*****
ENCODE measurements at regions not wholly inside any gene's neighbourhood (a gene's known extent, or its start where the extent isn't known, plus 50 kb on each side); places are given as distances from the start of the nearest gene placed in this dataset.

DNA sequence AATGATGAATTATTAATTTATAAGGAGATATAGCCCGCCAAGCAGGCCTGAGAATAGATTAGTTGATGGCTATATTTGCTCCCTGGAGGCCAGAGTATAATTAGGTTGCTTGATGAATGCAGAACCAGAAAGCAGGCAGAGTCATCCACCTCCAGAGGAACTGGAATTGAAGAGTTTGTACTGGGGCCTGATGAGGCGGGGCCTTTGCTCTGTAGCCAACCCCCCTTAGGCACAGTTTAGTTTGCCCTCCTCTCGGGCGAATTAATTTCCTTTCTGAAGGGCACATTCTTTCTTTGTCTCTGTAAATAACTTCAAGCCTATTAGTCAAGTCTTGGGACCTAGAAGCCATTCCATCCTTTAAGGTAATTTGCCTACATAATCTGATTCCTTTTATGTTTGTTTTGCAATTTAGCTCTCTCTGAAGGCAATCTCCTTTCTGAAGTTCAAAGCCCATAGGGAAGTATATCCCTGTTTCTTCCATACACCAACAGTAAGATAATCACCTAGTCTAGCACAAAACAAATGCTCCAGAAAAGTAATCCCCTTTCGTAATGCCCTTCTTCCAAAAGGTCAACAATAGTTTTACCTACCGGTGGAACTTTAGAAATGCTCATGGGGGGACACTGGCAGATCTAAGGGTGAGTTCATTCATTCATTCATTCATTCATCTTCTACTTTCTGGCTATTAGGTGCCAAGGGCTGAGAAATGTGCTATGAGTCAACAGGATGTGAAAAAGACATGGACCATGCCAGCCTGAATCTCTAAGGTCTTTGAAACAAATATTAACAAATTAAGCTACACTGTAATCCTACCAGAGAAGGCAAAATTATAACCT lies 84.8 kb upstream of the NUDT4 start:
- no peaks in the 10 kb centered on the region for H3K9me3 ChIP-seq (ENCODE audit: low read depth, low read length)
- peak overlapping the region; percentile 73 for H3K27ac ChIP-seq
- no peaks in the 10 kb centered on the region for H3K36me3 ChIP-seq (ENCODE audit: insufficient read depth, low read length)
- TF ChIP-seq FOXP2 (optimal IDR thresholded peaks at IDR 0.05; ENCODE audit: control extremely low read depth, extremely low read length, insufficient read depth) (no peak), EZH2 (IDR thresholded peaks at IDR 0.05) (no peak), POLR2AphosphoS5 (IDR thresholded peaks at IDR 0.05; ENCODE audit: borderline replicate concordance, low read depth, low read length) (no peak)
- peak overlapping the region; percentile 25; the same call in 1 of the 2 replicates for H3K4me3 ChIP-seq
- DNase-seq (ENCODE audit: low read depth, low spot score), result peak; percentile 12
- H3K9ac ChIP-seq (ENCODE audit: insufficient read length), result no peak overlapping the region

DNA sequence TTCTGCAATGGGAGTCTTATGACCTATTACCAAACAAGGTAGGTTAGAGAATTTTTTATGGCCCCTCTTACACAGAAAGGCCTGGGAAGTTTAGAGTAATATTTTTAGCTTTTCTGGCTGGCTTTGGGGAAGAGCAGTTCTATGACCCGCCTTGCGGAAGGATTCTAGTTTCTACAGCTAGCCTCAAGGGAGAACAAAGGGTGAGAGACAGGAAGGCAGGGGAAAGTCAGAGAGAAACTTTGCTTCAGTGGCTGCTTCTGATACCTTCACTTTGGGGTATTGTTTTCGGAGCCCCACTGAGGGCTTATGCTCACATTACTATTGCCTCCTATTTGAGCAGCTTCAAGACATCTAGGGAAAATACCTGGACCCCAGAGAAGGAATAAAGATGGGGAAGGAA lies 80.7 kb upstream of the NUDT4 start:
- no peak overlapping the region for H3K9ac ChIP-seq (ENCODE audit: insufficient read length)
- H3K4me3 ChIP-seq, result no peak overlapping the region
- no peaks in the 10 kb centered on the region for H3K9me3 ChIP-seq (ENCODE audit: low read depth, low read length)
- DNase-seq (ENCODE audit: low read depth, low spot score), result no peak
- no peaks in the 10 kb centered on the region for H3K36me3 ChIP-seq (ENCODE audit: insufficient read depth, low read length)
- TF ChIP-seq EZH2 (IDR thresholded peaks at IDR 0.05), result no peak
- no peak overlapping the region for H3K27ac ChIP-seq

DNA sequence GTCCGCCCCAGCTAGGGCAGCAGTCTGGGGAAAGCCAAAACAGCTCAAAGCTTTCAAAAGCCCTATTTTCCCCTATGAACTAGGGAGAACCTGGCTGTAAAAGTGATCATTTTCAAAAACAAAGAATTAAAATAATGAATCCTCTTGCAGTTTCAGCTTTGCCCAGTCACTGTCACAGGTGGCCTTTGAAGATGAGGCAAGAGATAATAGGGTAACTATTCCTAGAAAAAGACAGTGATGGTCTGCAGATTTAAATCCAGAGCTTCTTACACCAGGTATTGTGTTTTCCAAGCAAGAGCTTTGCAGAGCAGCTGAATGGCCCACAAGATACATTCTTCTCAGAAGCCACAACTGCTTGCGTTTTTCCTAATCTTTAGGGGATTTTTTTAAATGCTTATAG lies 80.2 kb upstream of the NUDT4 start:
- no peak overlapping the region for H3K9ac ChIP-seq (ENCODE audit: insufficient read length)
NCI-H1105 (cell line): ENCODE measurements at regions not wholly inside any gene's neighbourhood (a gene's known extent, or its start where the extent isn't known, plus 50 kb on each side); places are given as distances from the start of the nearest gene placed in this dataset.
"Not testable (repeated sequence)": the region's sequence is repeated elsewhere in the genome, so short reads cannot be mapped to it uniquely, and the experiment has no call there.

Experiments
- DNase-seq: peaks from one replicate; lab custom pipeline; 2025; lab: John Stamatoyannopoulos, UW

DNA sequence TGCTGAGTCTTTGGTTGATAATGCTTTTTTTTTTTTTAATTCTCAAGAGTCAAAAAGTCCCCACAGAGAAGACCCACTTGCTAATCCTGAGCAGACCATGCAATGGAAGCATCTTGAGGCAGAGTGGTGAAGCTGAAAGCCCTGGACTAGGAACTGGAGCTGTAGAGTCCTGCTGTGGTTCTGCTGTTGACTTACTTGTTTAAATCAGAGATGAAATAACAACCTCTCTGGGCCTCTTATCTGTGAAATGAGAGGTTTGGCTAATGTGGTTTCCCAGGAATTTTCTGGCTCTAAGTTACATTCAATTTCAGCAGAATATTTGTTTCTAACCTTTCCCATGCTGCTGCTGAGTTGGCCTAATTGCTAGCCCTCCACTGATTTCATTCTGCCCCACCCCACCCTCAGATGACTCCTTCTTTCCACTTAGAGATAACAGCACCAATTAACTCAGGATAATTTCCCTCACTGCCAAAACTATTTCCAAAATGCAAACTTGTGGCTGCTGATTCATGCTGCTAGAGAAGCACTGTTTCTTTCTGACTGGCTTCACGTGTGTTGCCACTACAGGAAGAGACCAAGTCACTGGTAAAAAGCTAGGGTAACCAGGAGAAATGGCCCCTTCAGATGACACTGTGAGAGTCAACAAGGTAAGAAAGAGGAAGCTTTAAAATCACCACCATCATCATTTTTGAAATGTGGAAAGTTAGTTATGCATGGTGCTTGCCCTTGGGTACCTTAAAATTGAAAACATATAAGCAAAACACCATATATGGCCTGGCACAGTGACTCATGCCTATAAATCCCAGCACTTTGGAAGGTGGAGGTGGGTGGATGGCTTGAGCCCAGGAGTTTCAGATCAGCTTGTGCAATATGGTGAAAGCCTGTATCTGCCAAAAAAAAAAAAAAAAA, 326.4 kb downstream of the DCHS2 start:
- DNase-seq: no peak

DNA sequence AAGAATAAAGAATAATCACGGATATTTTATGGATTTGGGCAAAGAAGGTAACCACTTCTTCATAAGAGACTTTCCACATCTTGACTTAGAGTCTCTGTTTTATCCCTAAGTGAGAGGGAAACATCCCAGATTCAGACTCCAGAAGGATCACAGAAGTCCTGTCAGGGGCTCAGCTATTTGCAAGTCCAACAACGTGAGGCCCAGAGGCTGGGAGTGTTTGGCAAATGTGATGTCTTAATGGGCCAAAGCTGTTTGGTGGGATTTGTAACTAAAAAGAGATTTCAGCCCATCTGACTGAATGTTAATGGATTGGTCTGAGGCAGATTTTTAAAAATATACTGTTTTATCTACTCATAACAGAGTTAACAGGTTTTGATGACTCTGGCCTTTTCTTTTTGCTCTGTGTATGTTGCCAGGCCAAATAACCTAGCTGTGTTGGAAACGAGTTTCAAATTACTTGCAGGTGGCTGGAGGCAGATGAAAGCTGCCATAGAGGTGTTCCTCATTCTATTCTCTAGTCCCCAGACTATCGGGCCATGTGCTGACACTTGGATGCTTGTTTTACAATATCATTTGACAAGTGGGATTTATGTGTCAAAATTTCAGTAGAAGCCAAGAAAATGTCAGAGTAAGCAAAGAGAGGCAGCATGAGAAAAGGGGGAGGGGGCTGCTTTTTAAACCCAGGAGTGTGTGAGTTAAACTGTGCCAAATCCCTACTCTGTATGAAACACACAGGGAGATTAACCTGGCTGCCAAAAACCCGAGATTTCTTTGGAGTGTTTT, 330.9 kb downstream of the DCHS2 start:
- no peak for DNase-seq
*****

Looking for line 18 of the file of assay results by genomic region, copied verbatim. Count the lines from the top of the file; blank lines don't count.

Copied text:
DNA sequence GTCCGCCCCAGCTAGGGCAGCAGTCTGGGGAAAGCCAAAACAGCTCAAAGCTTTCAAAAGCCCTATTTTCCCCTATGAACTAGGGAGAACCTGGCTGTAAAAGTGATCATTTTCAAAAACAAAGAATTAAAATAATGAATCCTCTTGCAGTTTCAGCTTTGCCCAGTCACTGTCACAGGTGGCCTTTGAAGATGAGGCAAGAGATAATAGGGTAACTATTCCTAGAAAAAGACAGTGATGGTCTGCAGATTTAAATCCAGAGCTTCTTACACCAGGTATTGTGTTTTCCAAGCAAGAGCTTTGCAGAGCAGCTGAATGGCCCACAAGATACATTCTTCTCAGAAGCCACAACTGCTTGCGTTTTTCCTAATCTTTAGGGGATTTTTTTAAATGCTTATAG lies 80.2 kb upstream of the NUDT4 start: